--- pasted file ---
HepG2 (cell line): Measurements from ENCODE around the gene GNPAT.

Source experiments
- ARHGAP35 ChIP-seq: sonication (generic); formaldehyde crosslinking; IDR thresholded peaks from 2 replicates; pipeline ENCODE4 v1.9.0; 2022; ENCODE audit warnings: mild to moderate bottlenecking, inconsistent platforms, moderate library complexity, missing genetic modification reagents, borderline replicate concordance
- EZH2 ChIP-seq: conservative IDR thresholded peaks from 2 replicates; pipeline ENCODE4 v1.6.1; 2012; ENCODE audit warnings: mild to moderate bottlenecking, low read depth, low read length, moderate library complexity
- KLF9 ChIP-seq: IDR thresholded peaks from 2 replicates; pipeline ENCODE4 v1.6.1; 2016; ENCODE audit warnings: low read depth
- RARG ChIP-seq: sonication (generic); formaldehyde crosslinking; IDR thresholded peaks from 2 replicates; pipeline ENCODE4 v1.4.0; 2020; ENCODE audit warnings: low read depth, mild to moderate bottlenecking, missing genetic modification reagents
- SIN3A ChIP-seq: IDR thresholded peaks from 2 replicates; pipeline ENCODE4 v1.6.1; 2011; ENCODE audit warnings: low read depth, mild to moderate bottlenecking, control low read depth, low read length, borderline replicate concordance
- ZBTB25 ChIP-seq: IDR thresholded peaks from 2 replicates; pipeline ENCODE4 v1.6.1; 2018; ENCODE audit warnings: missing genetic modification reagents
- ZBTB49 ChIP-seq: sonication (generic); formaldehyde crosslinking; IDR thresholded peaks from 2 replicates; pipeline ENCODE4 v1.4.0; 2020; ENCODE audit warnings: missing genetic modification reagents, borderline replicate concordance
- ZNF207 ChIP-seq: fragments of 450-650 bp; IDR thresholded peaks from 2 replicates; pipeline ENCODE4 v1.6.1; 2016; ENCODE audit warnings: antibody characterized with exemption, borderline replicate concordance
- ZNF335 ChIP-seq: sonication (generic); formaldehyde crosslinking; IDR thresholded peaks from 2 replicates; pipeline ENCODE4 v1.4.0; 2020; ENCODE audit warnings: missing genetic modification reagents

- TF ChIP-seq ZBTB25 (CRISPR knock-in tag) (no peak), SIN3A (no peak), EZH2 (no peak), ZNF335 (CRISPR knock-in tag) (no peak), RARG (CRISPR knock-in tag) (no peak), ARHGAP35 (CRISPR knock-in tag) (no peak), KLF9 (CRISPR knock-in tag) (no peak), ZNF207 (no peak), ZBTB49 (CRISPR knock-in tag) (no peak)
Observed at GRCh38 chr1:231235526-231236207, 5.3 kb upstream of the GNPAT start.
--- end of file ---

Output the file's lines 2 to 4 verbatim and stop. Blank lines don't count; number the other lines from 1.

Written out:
Source experiments
- ARHGAP35 ChIP-seq: sonication (generic); formaldehyde crosslinking; IDR thresholded peaks from 2 replicates; pipeline ENCODE4 v1.9.0; 2022; ENCODE audit warnings: mild to moderate bottlenecking, inconsistent platforms, moderate library complexity, missing genetic modification reagents, borderline replicate concordance
- EZH2 ChIP-seq: conservative IDR thresholded peaks from 2 replicates; pipeline ENCODE4 v1.6.1; 2012; ENCODE audit warnings: mild to moderate bottlenecking, low read depth, low read length, moderate library complexity